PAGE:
Some researchers Kramer et al. [5] concluded in their study that the common nosocomial pathogens such as Staphylococcus aureus may well survive or persist on surfaces for months and can thereby be a continuous source of transmission if no regular surface disinfection is performed. In this report, isolated strains were taken from various fomite sources which might have been contaminated although, duration of stays was not considered. There are a number of known factors from different lines of evidence that support the use of bed occupancy, trolleys and Hospital railings as an operational target and measure of quality which includes the risk of cross contamination between inpatients in overcrowded ward and the need for timely admission to an appropriate ward. Staff welfare may also be adversely affected by high bed-occupancy. Most reports concerning inpatients cross-infection consider the spread of methicillin-resistant Staphylococcus aureus (MRSA) in hospitals, and this has been shown to correlate with bed-occupancy rates Borg Cunningham et al. [22] Based on published hospital performance data (NSW Health, [23] there is a significant negative association between bed-occupancy rates and emergency department admission performance which correlates with the findings of this work.

Irregular cleaning and effective disinfection of door knobs of the Orthopedic ward tables, nurse desks, beds, trolleys and taps may allow pathogens that contaminate them by setting on them or by hand, to survive and be transmitted to patients or health care workers. Although surface cleaners play a role in reducing the spread of infections, not all disinfectants work equally well at killing all pathogens [24,25]. Some pathogens are more susceptible to specific detergents than others. Therefore, there is a need for regular cleaning and disinfection of fomites identified to be easily contaminated with specific pathogens. The effective use of disinfectants constitutes an important factor in preventing hospital acquired infections and improving cleaning of environmental surfaces and hand hygiene have been shown to reduce the spread of hospital acquired pathogens [25,26].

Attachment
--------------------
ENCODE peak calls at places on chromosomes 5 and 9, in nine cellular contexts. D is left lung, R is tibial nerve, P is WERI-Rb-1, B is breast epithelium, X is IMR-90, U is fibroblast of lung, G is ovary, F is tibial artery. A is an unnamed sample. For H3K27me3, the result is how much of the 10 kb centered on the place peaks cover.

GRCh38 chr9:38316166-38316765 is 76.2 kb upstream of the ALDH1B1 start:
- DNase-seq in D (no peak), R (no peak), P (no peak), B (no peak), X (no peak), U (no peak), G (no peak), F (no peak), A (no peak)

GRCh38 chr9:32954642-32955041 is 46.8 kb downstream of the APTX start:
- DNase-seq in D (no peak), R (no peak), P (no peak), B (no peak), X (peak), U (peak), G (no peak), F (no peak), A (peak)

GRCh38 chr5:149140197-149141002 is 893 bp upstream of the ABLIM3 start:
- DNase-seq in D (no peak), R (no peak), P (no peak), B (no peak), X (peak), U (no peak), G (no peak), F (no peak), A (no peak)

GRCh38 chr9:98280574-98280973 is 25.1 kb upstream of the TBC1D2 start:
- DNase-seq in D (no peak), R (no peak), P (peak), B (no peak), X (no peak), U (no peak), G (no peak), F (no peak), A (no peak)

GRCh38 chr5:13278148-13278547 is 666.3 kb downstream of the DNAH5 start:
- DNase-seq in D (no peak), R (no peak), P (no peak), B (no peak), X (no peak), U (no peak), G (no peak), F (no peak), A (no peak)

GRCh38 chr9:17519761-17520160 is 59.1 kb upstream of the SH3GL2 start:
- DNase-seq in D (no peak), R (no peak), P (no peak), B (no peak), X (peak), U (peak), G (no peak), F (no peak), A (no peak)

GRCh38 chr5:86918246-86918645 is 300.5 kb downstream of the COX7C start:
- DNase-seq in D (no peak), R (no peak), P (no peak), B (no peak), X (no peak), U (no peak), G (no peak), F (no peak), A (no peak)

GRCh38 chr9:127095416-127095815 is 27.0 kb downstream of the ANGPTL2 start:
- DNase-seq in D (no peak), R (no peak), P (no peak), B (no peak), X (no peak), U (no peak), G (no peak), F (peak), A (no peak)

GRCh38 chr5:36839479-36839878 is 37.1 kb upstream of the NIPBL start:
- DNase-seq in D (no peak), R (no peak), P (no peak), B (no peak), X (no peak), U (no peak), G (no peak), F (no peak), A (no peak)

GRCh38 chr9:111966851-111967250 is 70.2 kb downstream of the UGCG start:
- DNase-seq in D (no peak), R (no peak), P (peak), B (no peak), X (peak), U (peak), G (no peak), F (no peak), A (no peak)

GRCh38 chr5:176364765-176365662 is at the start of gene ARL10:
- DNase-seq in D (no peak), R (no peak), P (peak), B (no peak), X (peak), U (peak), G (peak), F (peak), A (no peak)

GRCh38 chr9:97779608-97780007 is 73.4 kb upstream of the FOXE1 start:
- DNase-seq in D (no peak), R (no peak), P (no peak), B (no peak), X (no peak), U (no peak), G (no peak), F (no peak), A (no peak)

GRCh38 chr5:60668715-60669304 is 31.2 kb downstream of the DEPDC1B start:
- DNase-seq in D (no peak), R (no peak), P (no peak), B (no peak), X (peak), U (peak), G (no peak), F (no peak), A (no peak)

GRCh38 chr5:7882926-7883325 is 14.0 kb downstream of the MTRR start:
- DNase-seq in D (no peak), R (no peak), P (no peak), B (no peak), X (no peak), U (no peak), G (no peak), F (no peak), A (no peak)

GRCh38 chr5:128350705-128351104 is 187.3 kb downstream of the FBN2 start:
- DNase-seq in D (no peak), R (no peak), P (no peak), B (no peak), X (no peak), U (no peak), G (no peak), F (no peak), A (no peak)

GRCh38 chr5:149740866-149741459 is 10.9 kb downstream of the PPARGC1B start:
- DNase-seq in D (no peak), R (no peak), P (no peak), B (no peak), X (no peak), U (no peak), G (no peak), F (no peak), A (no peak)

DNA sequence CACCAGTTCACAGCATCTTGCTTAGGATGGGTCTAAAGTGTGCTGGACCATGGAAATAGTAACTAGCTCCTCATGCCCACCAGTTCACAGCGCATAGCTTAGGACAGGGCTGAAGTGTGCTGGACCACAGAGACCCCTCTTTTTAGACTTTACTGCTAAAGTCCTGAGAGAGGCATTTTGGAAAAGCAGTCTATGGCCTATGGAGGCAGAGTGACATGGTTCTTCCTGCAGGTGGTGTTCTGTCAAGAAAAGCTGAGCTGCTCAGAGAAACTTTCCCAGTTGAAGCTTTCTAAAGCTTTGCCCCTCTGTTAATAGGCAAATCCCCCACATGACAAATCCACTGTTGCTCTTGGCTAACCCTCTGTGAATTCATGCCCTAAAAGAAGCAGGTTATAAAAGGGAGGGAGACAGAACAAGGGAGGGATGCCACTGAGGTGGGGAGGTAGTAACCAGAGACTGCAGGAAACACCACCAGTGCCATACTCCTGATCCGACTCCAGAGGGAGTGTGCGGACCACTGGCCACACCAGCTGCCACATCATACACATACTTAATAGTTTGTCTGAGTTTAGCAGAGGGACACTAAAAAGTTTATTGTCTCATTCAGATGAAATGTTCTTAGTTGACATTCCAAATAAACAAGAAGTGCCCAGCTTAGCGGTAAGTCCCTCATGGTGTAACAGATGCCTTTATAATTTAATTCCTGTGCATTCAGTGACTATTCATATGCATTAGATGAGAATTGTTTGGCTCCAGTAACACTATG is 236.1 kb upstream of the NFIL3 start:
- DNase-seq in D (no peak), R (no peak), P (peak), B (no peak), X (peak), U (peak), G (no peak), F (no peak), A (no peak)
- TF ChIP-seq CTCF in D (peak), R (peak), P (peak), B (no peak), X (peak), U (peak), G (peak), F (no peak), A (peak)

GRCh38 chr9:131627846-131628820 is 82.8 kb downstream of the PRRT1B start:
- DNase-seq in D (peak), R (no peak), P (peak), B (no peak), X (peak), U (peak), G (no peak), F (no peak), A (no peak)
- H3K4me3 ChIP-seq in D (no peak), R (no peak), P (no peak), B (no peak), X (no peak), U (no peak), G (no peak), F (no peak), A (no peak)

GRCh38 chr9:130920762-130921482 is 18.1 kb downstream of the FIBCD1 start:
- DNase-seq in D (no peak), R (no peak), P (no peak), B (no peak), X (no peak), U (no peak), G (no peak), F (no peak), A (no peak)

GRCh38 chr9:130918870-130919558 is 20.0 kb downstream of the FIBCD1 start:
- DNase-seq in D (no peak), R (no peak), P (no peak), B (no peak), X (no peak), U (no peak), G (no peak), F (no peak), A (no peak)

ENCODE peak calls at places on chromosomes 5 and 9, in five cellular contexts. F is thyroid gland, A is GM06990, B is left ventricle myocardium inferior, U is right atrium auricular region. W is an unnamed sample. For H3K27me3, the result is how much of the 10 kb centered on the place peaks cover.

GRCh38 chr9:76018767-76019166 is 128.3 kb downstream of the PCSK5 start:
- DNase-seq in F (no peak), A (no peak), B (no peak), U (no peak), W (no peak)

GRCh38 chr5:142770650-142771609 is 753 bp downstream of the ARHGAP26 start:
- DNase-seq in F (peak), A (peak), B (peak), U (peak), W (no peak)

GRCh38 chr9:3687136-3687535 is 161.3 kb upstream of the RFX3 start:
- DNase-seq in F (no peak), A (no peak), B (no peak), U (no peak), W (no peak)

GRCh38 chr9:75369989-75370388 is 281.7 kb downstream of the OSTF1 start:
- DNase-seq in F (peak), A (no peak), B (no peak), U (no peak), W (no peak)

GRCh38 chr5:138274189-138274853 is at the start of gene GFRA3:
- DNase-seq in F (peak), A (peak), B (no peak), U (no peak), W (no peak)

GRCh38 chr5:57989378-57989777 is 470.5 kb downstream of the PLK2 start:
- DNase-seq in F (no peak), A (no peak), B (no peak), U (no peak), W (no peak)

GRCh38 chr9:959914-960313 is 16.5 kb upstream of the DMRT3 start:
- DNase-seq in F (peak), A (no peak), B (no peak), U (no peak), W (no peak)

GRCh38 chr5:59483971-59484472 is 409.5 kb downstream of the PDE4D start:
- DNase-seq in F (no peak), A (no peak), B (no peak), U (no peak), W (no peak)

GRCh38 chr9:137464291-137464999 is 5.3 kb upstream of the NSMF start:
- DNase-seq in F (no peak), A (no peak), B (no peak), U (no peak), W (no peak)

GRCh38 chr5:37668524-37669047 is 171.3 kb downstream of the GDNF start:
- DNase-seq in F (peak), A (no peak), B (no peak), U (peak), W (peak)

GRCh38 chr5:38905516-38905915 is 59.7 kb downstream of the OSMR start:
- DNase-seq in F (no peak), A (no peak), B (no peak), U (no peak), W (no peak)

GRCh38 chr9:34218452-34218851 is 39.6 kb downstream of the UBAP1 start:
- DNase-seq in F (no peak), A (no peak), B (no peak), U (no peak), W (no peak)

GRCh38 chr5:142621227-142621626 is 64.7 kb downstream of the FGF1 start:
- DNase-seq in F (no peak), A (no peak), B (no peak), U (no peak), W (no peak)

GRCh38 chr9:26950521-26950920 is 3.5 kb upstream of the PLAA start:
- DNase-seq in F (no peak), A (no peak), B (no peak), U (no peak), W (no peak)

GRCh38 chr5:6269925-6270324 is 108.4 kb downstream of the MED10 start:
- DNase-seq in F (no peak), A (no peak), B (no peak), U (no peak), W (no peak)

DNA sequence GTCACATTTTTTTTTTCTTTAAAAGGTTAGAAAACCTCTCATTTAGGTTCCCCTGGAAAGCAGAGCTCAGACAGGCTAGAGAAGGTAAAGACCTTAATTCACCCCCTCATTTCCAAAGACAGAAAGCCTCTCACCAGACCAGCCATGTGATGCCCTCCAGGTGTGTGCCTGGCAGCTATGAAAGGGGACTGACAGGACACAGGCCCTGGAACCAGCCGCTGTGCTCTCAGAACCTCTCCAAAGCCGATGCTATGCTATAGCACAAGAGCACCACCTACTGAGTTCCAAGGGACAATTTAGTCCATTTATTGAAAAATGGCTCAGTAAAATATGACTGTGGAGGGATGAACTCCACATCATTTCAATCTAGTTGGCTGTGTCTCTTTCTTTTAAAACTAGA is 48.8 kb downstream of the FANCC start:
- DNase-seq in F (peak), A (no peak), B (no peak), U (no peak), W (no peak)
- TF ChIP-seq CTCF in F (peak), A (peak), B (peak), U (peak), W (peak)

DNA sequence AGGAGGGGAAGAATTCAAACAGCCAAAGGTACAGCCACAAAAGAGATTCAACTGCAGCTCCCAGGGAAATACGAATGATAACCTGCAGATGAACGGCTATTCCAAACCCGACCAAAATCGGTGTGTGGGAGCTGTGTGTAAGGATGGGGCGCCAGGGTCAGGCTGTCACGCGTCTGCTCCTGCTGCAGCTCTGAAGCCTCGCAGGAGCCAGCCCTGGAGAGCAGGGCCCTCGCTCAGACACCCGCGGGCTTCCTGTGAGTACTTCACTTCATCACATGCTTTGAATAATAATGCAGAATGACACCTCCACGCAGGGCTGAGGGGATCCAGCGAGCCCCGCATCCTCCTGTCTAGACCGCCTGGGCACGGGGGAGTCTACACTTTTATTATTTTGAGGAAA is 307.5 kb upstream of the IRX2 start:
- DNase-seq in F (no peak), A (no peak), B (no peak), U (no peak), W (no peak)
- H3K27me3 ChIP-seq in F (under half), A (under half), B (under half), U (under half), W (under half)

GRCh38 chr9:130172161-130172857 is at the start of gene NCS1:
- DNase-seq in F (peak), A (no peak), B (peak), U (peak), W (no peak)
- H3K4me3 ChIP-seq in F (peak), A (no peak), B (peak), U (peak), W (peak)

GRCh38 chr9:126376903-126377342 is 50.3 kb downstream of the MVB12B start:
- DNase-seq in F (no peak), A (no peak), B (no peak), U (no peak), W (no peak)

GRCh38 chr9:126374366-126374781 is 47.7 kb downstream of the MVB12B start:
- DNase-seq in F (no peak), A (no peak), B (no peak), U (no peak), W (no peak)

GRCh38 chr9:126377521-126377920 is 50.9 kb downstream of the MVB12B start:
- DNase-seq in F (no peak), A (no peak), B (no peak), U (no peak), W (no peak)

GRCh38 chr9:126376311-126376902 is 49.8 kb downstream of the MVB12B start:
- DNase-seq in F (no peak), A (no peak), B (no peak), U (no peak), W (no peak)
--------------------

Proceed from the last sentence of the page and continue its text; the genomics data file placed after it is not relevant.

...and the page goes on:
Conclusion and Recommendation

The result of this study is an indication that fluoroquinolones are effective in treatment of Staphylococcus aureus infection. The isolation of Staphylococcus aureus from this study also indicates that it can be a vehicle for disease transmission in tertiary hospitals increasing health care treatment cost and increasing morbidity rate. Therefore, there is a need for thorough disinfection and conscientious contact control procedures to minimize the spread of this pathogen in hospitals where interaction between patients and health care workers is very common and frequent. It is also necessary to encourage avoiding touching fomites with gloved hands.